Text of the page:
If representation means making something present again, what is its relationship to sensibility, especially in art? Could the work of art represent our sensory inputs, or does such representation always fall short of the adequate re-presentation of the sensory? The debate on representation and sensibility has been reopened within a new framework with Rancière’s distinction between three historical regimes of art. This article sets out by casting doubt on Rancière’s assumption that representation could be reduced to one of these three regimes. Secondly, discussion turns to Rancière’s criticism of Lyotard’s notion of unrepresentability, particularly with regard to ‘Auschwitz’. Thirdly, the question is put why these two authors have such different readings of Kant’s aesthetics: Rancière’s choice for beauty is actually a choice for representation, whereas to Lyotard, the unrepresentable sublime creates the space for the event in our sensibility. Finally, it is shown that Rancière, though acknowledging a tension between ‘spirit’ and ‘letter’, ignores the meaning of avant-garde art, whereas Lyotard distrusts realistic, representative art.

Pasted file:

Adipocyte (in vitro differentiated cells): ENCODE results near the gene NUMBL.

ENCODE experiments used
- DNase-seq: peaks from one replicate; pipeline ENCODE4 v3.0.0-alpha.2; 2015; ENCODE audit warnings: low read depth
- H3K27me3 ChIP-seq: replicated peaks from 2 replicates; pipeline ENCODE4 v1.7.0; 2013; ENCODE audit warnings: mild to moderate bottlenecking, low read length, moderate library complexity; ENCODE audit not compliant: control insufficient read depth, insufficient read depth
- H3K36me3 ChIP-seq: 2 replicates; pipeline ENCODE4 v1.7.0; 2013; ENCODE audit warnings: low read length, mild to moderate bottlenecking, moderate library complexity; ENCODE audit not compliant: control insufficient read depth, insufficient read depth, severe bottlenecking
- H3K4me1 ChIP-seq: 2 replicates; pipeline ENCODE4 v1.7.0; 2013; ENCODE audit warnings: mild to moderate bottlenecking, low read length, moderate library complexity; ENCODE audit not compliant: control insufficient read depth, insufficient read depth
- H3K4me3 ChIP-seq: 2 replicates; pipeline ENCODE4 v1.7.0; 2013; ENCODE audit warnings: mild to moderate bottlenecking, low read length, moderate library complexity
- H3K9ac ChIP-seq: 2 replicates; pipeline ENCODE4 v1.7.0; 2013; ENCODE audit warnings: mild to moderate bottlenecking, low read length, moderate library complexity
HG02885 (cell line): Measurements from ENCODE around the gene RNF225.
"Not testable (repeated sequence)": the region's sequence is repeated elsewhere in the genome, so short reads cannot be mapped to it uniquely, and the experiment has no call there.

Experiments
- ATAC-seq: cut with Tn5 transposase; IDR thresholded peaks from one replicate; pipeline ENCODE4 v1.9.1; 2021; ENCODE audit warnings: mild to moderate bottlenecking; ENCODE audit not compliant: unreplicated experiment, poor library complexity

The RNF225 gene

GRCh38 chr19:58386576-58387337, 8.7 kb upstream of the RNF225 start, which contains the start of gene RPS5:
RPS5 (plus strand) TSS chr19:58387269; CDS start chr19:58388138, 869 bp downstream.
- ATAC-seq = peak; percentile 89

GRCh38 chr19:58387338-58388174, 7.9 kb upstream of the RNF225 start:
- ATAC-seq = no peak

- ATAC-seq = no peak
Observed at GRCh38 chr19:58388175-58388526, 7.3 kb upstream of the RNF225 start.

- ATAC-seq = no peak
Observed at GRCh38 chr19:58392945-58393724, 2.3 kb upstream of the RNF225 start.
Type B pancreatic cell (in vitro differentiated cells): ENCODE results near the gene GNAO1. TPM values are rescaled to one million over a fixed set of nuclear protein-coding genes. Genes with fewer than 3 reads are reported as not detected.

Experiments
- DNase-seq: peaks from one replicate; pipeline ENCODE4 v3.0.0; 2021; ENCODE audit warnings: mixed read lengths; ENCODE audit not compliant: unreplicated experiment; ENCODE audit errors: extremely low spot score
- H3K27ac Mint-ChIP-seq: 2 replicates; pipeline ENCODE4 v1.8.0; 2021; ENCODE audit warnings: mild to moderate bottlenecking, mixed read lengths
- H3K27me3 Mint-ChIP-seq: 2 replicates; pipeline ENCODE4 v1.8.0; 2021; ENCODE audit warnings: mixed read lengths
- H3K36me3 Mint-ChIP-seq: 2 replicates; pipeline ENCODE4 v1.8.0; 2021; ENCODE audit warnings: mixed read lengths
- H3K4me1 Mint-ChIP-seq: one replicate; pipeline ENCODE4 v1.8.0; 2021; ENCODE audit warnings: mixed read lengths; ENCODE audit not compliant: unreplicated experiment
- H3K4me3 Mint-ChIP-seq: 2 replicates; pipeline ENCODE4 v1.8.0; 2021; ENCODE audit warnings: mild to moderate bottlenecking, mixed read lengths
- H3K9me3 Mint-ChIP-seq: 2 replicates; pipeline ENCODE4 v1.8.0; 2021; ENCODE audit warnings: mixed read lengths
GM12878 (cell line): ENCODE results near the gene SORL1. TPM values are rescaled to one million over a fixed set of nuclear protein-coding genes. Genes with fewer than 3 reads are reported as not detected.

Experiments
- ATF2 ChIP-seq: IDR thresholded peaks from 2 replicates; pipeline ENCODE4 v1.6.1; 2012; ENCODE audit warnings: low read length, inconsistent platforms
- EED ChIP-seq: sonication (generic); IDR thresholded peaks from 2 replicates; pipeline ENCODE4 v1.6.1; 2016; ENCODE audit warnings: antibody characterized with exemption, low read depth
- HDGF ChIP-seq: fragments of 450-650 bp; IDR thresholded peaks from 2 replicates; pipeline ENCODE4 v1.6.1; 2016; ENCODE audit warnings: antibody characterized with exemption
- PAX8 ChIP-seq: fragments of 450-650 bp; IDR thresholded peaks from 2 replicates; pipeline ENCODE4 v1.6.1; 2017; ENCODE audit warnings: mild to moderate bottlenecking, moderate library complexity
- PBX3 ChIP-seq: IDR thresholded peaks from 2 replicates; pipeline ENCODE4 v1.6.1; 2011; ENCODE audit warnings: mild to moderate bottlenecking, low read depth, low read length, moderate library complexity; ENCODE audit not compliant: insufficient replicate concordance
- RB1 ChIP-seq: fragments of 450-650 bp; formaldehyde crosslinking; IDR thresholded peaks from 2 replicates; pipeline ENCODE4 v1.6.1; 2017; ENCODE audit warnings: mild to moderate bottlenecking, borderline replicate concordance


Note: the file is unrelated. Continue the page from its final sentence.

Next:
|Translated title of the contribution||Representation and sensibility: The Rancière-Lyotard Debate on Art|
|Number of pages||26|
|Journal||Algemeen Nederlands Tijdschrift voor Wijsbegeerte|
|Publication status||Published - 31 Dec 2015|
- aesthetic regime